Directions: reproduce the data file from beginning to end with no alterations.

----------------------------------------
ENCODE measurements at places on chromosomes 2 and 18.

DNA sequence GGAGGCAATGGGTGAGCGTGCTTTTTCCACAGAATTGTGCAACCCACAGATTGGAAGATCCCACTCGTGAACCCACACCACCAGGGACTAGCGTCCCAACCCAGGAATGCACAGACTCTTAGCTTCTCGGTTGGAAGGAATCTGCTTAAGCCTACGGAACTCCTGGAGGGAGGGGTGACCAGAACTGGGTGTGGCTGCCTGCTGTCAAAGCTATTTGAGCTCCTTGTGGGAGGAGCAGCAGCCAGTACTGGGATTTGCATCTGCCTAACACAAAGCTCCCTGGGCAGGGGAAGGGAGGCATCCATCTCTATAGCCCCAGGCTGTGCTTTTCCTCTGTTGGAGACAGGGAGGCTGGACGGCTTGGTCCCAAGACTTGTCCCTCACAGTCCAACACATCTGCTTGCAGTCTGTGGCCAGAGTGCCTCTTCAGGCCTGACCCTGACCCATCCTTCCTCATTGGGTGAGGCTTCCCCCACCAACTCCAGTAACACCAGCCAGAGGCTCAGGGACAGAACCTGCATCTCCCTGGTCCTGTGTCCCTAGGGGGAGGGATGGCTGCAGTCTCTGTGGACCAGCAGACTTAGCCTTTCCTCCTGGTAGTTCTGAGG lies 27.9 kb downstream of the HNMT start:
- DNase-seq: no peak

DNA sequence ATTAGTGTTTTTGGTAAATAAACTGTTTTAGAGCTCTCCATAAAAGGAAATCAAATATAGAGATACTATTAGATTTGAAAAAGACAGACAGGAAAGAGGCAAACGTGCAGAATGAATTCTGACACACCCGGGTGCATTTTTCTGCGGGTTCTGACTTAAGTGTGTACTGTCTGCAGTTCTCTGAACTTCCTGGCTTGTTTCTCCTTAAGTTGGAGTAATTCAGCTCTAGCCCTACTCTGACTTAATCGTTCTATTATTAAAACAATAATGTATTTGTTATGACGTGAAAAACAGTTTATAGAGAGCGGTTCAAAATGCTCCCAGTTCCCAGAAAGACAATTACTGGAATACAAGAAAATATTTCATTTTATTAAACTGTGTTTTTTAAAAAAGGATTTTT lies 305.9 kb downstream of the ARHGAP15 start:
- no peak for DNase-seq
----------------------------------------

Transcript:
ENCODE measurements at places on chromosomes 2 and 18.

DNA sequence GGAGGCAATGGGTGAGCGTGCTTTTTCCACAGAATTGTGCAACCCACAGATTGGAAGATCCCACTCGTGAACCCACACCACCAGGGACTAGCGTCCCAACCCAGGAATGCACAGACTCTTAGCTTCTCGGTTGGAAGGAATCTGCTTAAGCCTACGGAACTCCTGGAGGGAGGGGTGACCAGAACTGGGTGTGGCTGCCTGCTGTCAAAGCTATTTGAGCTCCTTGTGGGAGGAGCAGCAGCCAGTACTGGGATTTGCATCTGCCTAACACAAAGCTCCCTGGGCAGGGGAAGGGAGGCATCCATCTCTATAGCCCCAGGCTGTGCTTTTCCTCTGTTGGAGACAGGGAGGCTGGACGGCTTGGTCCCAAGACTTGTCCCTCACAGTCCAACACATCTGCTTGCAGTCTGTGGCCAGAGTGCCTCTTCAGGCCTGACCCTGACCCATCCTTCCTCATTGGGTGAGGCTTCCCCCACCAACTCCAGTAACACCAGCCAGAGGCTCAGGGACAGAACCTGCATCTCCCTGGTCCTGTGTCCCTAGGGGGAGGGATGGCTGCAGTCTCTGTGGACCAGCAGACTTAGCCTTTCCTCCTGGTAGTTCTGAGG lies 27.9 kb downstream of the HNMT start:
- DNase-seq: no peak

DNA sequence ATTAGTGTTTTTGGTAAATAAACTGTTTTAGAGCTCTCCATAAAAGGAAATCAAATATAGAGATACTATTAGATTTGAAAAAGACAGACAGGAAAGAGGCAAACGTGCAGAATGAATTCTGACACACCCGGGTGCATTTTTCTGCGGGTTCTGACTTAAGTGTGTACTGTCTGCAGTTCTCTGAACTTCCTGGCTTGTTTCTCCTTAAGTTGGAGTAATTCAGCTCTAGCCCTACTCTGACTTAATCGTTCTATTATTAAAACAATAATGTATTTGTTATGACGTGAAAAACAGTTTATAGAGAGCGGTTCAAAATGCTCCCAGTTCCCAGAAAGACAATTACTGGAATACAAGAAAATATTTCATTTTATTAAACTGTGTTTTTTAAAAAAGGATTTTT lies 305.9 kb downstream of the ARHGAP15 start:
- no peak for DNase-seq